Movie review and free Bible study guide: Flight

EDWARD MCNULTY’S books on faith and film are used in congregations nationwide. Earlier, he reviewed Clint Eastwood’s Trouble with the Curve and Steven Spielberg’s new Lincoln. In 2013, ReadTheSpirit will publish his new book, Blessed Are the Filmmakers. In the following review of the film FLIGHT, McNulty shows how to spark discussion in your small group. After the main review, he provides questions you can share with others.



Happy are those whose transgression is forgiven, whose sin is covered.
Happy are those to whom the LORD imputes no iniquity, and in whose spirit there is no deceit.
While I kept silence, my body wasted away through my groaning all day long.
Psalm 32:1-3

“When he had come to his senses …”
Luke 15:17

DO NOT BE DECEIVED! Flight is a Robert Zemeckis film, but it is not another of those action movies for which he is so famous—regardless of what you might have been led to believe by the trailer. Flight is the equal to other character-driven films that star Denzil Washington such as Remember the Titans, The Hurricane, and Malcolm X. This is not to deny that there is action—and plenty of it—in the thrilling section when the actor’s character Captain Whip Whitaker and two of his crew members are struggling to regain control of an airliner that is plummeting to earth. There are thrills and suspense aplenty in this sequence, but regaining control of the plane is not the point of the movie. The film really is about Whitaker regaining control of his chaotic life.

What a struggle this is! Our introduction to Whitaker begins in a motel room where he has spent the night drinking and having sex with his stewardess Katerina Marquez (Nadine Velazquez). Now that he needs to get to the airport, he brings himself out of his alcoholic stupor by snorting cocaine. Welcome to the friendly skies wherein you place your life in the hands of a flight captain who is a substance abuser!

In the cockpit Whip’s co-pilot Ken Evans (Brian Geraghty), a much younger man, suspects something is wrong with his chief (who even takes a nap at one point), but when he is questioned in the hospital after a crash landing, he reveals nothing of his misgivings. He is well aware that his superior’s calm and daring maneuvers during the crisis thousands of feet above the ground saved his life and the lives of most of the passengers.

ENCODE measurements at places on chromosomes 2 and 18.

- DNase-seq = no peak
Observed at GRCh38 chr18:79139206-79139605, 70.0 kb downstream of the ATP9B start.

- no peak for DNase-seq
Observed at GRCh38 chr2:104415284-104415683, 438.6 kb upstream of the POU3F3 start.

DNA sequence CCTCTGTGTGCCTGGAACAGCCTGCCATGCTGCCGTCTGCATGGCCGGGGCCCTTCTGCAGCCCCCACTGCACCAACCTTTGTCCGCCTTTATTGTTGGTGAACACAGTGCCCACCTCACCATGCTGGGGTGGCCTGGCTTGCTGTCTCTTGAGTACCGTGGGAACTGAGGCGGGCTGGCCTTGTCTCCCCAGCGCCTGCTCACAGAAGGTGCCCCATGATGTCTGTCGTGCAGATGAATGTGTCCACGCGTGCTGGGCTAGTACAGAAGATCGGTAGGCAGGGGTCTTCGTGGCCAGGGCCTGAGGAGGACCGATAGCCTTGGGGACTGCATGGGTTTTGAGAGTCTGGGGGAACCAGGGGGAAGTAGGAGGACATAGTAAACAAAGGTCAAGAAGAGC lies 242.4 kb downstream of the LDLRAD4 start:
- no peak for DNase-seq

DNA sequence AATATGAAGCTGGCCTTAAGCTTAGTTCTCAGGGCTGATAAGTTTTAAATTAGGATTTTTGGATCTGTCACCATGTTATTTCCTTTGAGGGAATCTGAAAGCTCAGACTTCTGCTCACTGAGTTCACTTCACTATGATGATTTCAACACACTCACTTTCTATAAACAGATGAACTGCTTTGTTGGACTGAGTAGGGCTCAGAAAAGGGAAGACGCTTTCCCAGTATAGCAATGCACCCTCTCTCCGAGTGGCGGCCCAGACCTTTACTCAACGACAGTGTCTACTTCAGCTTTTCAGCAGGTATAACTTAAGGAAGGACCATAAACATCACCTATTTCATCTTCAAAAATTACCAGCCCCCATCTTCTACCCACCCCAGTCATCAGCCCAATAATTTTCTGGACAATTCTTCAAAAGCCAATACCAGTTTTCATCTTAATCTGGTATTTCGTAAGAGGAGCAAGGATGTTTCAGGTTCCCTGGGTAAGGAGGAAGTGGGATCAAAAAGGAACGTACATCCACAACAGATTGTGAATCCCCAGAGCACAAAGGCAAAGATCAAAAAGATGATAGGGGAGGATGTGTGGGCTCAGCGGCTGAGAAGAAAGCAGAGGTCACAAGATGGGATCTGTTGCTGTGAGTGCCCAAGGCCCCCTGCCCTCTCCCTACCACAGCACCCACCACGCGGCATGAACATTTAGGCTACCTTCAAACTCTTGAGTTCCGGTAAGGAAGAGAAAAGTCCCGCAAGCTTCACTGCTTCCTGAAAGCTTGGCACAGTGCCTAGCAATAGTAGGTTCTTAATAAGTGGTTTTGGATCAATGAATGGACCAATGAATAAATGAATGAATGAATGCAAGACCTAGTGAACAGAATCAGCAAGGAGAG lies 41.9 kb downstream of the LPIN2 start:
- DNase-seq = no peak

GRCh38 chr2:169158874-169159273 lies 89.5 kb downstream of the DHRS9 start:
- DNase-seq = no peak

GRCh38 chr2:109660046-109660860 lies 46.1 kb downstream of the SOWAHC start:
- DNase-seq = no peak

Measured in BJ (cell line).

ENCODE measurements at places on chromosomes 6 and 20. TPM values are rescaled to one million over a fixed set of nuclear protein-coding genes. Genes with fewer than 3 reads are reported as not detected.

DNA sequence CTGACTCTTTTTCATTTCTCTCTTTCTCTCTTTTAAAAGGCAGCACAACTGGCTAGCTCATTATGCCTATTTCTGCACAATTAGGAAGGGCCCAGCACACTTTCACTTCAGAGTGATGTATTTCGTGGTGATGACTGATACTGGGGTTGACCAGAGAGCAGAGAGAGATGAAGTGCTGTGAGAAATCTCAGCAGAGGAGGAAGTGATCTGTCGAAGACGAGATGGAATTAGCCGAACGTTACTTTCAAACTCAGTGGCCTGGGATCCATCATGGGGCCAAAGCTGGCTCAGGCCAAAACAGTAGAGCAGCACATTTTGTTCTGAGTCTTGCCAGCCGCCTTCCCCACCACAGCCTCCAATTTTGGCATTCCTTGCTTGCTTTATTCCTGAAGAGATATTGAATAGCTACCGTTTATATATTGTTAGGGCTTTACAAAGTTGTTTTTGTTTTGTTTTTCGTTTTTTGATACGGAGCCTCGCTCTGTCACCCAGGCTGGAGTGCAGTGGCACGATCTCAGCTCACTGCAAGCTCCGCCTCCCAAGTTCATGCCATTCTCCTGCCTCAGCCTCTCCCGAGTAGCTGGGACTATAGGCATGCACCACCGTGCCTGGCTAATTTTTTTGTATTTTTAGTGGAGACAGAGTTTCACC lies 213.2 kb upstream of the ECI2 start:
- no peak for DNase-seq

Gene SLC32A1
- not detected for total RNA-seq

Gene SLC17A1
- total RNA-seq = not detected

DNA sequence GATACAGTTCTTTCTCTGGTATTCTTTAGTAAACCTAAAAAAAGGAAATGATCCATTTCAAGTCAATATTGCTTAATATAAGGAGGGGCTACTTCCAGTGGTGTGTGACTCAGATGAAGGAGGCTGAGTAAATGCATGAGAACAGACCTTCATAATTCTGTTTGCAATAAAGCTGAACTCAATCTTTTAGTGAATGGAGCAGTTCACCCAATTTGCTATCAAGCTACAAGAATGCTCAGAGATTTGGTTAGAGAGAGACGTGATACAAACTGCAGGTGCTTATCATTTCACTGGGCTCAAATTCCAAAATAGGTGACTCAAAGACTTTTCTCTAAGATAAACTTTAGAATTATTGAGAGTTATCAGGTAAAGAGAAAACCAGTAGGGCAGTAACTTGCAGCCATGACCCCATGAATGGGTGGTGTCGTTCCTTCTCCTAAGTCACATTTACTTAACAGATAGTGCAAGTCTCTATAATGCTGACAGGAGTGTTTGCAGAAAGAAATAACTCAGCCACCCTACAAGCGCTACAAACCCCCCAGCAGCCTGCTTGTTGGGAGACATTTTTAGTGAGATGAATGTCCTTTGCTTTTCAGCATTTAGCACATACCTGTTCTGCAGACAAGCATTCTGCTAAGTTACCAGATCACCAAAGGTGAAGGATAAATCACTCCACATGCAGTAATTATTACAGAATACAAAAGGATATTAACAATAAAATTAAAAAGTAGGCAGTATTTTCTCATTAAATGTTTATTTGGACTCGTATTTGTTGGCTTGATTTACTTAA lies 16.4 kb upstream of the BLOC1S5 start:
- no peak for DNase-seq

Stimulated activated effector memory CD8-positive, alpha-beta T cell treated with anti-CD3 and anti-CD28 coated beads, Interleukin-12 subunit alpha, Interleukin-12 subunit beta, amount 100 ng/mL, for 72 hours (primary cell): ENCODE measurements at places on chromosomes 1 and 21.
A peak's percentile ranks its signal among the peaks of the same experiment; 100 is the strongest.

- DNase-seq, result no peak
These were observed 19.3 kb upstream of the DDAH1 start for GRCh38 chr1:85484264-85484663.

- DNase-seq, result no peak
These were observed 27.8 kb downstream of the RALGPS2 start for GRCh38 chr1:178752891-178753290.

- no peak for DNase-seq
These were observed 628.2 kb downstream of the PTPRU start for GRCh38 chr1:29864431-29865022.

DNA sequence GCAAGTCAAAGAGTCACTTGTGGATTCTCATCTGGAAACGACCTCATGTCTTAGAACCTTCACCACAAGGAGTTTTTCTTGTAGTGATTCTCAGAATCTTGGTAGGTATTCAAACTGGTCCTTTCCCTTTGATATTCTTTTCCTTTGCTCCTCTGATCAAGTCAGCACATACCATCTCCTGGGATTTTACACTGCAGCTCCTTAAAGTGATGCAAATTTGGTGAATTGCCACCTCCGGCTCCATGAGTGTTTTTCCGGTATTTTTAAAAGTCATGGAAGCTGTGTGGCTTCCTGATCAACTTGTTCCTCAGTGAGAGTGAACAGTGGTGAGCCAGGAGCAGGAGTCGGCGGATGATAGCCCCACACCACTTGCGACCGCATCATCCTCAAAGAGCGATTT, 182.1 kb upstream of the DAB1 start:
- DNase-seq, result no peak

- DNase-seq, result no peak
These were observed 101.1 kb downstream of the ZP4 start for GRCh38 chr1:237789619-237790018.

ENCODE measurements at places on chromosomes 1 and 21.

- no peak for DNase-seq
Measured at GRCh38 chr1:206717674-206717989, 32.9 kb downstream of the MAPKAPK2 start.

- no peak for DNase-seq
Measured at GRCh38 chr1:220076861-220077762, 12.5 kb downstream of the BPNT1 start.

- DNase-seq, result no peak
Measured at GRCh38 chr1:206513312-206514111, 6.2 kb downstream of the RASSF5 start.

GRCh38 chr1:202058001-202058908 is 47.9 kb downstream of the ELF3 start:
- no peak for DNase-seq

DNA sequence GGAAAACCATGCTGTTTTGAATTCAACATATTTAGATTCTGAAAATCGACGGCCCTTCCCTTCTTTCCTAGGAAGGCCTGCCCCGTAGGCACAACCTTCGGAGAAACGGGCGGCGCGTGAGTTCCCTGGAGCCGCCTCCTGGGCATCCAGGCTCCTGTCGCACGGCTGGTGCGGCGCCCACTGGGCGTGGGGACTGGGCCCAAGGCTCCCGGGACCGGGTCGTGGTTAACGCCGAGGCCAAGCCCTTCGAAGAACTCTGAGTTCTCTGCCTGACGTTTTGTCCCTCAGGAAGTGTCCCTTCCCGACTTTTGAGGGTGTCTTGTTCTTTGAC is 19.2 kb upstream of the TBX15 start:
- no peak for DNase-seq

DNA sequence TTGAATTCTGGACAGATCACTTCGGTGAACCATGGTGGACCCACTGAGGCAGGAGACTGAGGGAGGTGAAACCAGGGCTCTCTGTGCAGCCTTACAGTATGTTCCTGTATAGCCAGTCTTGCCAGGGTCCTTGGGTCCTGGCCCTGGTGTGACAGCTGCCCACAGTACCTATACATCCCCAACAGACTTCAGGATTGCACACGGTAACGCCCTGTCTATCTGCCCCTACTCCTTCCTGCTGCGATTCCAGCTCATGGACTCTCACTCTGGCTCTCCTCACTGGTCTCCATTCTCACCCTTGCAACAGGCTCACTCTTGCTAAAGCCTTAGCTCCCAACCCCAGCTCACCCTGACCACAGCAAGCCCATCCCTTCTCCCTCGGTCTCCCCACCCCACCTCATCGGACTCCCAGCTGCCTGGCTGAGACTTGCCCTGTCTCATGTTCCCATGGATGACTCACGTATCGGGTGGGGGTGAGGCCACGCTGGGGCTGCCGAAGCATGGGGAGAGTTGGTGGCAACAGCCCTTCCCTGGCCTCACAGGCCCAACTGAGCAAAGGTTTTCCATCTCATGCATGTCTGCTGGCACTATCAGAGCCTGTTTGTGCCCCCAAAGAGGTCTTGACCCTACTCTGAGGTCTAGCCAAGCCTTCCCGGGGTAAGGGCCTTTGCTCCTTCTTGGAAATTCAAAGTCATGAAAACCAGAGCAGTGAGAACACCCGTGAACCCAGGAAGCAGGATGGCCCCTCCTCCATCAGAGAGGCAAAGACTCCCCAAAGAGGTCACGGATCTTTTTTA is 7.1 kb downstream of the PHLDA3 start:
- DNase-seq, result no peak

Whip also is injured in the crash, waking up in a hospital room to see his colleague Charlie Anderson (Bruce Greenwood), who informs him that his skills saved almost everyone on board—but, still, six of the passengers and crew died and the investigation is already underway. Whip, despite being regarded by the media and the public as a hero, is not in the clear.

As the pressure on Whip intensifies, he at first returns to his apartment and empties out all his stock of bottles and flasks. Is he turning over a new leaf? At the hospital he had met Nicole, a recovering alcoholic, and later on the two connect. Evicted from her apartment for nonpayment of rent, she accepts his invitation to stay with him at his deceased father’s farm that he has been trying to sell. Though rundown, it provides a safe haven far from the crowd of news reporters trying to get a story from him. He spends his time refurbishing his father’s old Cessna, the very plane, he tells Nicole, in which he had learned to fly.

But, his alcoholism gnaws at him and with renewed drinking, Nicole’s worries about him increase. He reluctantly agrees to attend an AA meeting with her, but he is not ready to come to terms with the reality of his life.

People of faith will appreciate the way the film handles issues of morality and spirituality, especially of “coming to one’s self” or “coming to one’s senses,” depending on the translation of this line in Luke’s story of the prodigal son. Of course, we are a long way from the days when preachers railed against “demon rum” and alcoholism was regarded as sin. Still, the journey to come to one’s senses is a challenge we all face in some form in life. (NOTE: If you use plan to discuss Flight in your small group, you might also want to share a ReadTheSpirit column about the roots and the legacy of AA.)

Director Robert Zemeckis and his writer John Gatins have effectively combined the thriller and the lost/redemption genres into a riveting suspense film. Part of their skill is in making the second half of the film just as suspenseful as the action-packed struggle to keep the airliner from crashing.


What did you think of Whip in the first part of the film? How would you describe him? Despite his addiction and refusal to deal with it, what elements of decency do we see in him?

Ask people in your group to name a personal hero they have encountered or read about in the news in recent years. Ask them to try to identify: What’s the noblest quality in your hero? What’s a flaw you noticed in your hero’s life? How are the nobility and the flaws related in this hero’s life?

What do you think of John Goodman’s character in the movie? We laugh at him and we are glad when he helps his friend, but how might he be an enabler for Washington’s character? Ask group members: Are there examples of enablers you’ve seen in recent years?

Re-read the story of the prodigal son from Luke and focus specifically on that moment when the son comes to his senses and sees his life clearly. Ask people in your group: Can you recall a time when you suddenly “woke up” and realized something important about your life?

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